This post originally appeared on the Buffer blog.
There’s a saying you’ll often hear around Buffer’s content team: “There’s probably a plugin for that!”
We’re quick to grab any and all WordPress plugins that can give the blog an extra edge or can wire up a feature we’d love to test. Whenever we dream something up to try on the blog, the first place we turn is WordPress plugins. We’ve collected quite the list of favorites. How about you?
As we’ve tried and tested new plugins on the blog, you’ve likely noticed new pieces and parts popping up on our pages—slideups, social share buttons, CTAs, and more. We get asked quite often about which plugins we use. So we thought we’d share!
Below is the list of plugins that power the Buffer blog, along with a handful of others that are on our to-try list.
The 10 WordPress plugins we use to supercharge the Buffer blog
(A note about WordPress plugins: They’re super great, which makes it easy to add a whole bunch without thinking of the ramifications. Here’s a helpful post from WP Engine about the effect that plugins can have on your site speed. Takeaway: Check the quality of the plugins you install.)
1. Scroll Triggered Box
Probably our most-asked-about plugin is the one we use for our email capture slideup. Drumroll please … it’s Dreamgrow’s Scroll Triggered Box.
The email capture box slides up from the bottom right-hand corner of the page whenever a visitor scrolls down 60 percent of the page’s height. If a visitor closes the box, they won’t see it again for 30 days. The box itself can be completely customized with whatever HTML text you want; we chose to sync it with our MailChimp list.
And all these numbers and options can be completely customized—scroll percentage, days hidden, position, width, colors, and more. You can even choose where the box is visible, e.g. frontpage, posts,and/or pages.
2. Digg Digg
There are a huge number of different plugins you can use to display social share buttons on your blog post. We’ve got a rooting interest in Digg Digg.
Digg Digg was built by our Buffer engineers a couple of years back, and it’s been a staple on the Buffer blog ever since. What we’ve found most helpful with Digg Digg integration is the flexibility of where you can place the share buttons: floating to the left or right of the article (see our Open blog), pinned to the top or bottom of a blog post (see this Buffer Social blog), or manually wherever you wish inside your theme.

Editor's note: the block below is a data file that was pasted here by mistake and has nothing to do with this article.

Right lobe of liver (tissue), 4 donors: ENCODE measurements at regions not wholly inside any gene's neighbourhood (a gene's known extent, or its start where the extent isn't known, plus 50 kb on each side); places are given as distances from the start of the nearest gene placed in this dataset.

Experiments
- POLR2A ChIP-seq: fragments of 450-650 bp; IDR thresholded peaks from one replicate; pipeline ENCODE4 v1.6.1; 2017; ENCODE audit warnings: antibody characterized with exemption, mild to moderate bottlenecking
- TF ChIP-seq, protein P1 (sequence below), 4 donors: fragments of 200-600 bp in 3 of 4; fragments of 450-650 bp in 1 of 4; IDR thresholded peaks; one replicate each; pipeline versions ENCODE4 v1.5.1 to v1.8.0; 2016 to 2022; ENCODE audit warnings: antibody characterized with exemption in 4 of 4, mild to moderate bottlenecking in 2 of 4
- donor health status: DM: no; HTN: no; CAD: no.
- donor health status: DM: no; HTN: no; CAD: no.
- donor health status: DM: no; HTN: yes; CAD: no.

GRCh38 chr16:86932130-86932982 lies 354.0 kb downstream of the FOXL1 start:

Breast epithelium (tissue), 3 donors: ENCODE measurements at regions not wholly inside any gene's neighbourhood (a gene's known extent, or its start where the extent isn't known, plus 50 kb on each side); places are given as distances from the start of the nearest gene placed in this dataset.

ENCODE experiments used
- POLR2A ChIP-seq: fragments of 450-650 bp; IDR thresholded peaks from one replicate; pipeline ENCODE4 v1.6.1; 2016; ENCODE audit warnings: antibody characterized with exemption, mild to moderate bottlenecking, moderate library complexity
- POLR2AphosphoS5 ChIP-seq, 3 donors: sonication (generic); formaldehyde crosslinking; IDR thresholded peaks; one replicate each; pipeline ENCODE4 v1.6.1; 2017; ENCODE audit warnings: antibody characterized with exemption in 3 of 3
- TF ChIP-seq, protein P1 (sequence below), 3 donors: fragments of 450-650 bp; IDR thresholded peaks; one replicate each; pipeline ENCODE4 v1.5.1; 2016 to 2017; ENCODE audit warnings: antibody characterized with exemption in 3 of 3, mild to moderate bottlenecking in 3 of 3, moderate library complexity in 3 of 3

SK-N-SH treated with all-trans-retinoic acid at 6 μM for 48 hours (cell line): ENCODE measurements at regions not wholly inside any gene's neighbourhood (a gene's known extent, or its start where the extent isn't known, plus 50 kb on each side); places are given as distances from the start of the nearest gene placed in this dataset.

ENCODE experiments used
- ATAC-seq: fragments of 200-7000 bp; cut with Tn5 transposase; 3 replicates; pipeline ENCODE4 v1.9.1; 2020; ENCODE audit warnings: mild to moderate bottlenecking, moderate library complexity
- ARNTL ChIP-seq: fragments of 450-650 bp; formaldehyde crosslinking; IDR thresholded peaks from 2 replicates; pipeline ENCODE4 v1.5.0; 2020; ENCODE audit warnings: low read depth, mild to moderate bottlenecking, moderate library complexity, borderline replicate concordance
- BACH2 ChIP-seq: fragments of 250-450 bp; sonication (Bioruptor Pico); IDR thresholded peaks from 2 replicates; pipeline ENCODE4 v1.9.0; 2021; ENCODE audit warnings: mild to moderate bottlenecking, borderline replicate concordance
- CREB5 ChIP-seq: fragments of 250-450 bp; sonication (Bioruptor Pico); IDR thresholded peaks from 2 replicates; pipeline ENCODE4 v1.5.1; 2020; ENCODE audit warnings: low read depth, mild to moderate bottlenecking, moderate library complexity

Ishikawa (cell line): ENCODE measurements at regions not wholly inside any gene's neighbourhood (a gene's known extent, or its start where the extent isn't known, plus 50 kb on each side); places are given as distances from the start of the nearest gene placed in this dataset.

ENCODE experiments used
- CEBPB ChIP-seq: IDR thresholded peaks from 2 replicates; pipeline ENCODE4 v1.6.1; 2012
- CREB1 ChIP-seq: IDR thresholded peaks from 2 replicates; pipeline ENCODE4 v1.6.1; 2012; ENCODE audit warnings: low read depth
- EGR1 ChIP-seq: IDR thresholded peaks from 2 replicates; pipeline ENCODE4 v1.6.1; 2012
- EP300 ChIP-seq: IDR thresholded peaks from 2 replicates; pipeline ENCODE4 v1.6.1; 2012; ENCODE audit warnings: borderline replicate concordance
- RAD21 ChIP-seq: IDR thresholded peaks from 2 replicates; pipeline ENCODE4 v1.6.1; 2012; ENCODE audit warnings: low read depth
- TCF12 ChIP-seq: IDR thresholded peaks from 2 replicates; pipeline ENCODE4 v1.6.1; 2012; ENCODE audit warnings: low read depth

(While I’m thinking of it, I should mention that we’re often asked about the plugin that powers our author bio sections. Believe it or not, we don’t use a plugin for that! Our theme designers built the bios right into the template code.)
3. WordPress SEO by Yoast
The most direct impact of this plugin on us writers is the SEO box beneath every post. Here we can choose our keyword for the post—a great tactic for staying focused on a topic—and add a custom title and description. The plugin will also show you in bright green/red text how your post stacks up based on the keyword you’ve entered.
4. Hello Bar
You’ve likely noticed the bright, orange bar welcoming you to the Buffer blog every morning. That’s the Hello Bar, an amazing tool for A/B testing different CTAs and power words—and a pretty great tool for collecting email addresses, too.
Via HelloBar, we collect over 400 email addresses each week on the Buffer blog. Along with the slideup, those two sources account for over half of our new email signups each week.
The WordPress plugin for Hello Bar is as simple as it comes: Simply download, install, and paste in your Hello Bar code. You can also signup for a free Hello Bar account and grab the embed code yourself. We found the plugin to be the easier way to go.
5. Disqus comments
One of the easiest (and prettiest) commenting systems we’ve found has been Disqus. The powerful Disqus system works right off your standard WordPress setup, allowing you to manage all comments neatly and quickly through the Disqus admin area or straight from the comments section on your blog.
We’ve run into a spate of comment spam on some of our old blog posts recently, and turning off comments for individual posts is as simple as two clicks on a drop-down menu.
6. WP Engine
We host the Buffer blog through WP Engine, and we get a lot more goodies from them beyond just hosting. WP Engine creates daily backups and one-click restores of the blog, manages all our major WordPress updates automatically, and provides security features to keep our blog safe.